In fact, there is tons of desert weirdness that could easily be ported over from Moebius. The warrior Arzach on his giant pigeon steed. Major Gruber roaming the desert in search of adventure. You can ever go down the rabbithole of Jordorowsky's Dune.


With all the cool shit I just gave you, you want to play a weak-ass kite dude? Seriously?

Sigh. OK.

Pterrans are these guys:

Brownie points if you know what film these flying terrors are from.

Tuesday, April 9, 2019

Go read Goblin Punch

Just want to say that Goblin Punch is writing some fantastically evocative posts, adding lots of atmospheric flesh to OD&D bones.

Check him out here.

My inferior posts will have to wait until the new semester settles.

Wednesday, March 27, 2019

Gumshoeing up Call of Cthulhu

The Need for Reread

So I am rereading the Swords of the Serpentine playlets materials and seeing all the mistakes I and players made. Although I have always added story flesh onto the bones of the rules, when I run older games, incorporating the rules encouraging story in Gumshoe games take some getting used to.

To help me conceptualize all this, I'm going to give a stab at making some simple story rules for Call of Cthulhu, probably my most played and run game, based on the Gumshoe concept of Investigative Abilities.

Investigative Abilities for Call of Cthulhu

First, the Occupation of each player character serves to define their Investigative Ability (IA).  An IA lets you get free clues and leads if reasonable for your character to do so, and by using attribute ratings as a pool of points, you can buy special, story effects. Note that using a pool point does NOT reduce the attribute, just how many pool points can be used. Points replenish when the adventure ends, or a major menace is defeated.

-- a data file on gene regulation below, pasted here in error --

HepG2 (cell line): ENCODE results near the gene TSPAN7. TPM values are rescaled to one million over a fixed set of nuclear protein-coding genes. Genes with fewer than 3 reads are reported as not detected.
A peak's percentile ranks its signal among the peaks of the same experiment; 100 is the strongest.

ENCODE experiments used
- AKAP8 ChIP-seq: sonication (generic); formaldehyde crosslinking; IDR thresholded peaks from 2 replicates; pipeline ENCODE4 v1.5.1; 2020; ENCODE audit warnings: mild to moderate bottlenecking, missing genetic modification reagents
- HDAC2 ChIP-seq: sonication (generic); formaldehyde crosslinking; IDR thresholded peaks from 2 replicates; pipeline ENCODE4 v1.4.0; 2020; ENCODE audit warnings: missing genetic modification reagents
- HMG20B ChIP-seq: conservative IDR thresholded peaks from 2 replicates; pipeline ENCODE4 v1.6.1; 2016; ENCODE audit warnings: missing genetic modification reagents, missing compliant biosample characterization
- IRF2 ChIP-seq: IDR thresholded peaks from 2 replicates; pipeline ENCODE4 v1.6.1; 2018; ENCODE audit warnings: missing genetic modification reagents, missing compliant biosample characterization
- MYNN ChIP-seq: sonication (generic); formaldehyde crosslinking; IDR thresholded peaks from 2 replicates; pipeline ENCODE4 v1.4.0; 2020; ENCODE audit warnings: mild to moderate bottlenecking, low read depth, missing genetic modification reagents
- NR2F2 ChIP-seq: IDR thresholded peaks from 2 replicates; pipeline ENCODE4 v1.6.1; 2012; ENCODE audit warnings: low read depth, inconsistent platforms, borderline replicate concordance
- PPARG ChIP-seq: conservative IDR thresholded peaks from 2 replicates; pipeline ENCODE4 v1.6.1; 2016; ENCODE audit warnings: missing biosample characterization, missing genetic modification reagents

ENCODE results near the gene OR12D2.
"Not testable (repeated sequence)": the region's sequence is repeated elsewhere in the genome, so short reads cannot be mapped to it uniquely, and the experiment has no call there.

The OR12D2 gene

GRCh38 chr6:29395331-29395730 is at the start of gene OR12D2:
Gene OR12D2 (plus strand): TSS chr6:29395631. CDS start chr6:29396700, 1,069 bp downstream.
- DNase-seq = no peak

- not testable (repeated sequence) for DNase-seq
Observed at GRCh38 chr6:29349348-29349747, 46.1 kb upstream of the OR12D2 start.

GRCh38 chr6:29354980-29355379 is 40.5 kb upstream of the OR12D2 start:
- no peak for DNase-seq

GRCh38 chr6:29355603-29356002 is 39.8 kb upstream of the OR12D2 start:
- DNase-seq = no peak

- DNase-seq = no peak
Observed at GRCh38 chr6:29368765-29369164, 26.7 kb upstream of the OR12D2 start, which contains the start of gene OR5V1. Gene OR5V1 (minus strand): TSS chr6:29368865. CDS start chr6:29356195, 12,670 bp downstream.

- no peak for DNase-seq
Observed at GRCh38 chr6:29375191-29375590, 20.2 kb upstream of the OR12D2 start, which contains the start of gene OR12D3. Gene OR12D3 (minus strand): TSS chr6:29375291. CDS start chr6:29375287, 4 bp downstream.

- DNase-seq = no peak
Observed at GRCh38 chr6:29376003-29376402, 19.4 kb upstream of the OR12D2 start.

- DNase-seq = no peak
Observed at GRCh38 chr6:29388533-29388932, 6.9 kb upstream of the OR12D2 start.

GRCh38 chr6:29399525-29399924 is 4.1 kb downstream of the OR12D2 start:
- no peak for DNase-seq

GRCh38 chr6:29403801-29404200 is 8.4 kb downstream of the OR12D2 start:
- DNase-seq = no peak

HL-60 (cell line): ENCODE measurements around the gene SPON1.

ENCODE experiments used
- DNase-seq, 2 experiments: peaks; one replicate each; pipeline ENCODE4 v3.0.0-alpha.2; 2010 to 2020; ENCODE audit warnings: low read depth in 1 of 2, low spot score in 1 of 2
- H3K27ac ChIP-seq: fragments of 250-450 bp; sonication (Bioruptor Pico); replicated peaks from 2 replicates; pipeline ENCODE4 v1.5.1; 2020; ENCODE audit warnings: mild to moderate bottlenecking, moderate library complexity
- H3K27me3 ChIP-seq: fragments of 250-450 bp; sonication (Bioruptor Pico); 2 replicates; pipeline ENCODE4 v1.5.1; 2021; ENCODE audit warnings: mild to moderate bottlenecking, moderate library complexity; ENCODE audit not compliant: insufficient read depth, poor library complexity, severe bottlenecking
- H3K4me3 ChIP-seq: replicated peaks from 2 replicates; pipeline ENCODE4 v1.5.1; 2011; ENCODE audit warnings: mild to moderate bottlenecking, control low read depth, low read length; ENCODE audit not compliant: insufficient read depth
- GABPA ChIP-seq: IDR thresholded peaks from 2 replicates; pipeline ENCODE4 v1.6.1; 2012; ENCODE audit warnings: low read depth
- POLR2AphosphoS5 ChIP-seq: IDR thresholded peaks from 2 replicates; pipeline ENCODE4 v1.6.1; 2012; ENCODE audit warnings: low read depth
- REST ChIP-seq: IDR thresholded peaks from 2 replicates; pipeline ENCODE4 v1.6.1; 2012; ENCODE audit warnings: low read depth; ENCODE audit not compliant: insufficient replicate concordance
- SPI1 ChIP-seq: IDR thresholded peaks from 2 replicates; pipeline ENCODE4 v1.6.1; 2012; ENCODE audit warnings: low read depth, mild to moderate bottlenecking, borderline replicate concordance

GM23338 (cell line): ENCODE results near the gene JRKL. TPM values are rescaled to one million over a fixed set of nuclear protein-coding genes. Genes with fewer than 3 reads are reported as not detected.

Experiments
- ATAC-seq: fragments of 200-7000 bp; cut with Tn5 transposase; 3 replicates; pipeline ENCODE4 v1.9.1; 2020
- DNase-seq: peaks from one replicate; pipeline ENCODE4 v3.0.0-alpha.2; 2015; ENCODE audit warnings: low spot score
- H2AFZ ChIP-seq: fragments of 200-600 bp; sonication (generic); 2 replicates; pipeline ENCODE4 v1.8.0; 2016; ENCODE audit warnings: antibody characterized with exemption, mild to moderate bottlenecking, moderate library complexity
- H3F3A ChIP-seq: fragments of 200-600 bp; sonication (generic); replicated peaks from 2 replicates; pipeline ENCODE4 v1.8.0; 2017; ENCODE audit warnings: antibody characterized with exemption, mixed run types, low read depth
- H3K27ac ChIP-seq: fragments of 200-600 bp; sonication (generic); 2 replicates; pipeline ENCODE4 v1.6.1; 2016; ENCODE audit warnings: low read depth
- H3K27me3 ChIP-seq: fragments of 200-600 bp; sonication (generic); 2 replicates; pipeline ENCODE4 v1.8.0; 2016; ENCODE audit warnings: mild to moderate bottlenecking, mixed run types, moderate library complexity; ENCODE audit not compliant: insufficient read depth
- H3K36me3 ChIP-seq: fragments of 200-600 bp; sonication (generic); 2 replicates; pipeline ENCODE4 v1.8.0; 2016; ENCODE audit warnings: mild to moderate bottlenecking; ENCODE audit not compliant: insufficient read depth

Players must give reasonable or interesting rationales for their pool spends. The strength of effects depends on how many points are spent. Here is a rule of thumb (something which I thought SotS sorely needed):

1 point spend: affects the scene
2 points spend: affects the character
3 points spend: affects the setting or NPCs
4 points spend: affects the game world

For instance, two characters, Paul the Policeman and Anne the Antiquarian, are on an adventure together trying to infiltrate a cult of Dagon worshippers.

Paul will automatically know that a homeless person found dead in the street was killed by cultists when he sees the corpse.

Additionally, he can spend 1 point of Intelligence, Education, Power, Appearance or to know common criminal lingo to be allowed in the door when he wants to bluff his way into their hideout.
He may spend 2 points of Power of Appearance to have an incredible resemblance to the cult leader (which the Keeper may use against him later in a reveal of family connection).
During the climatic battle when they are outnumbered, he can spend 3 points of Power or Appearance to establish a rival group of monster-hunters exist to help them fight.
Finally, he can spend 4 points of Power or Appearance to make all fishermen automatically have knowledge of the cult and ways to defeat their magics.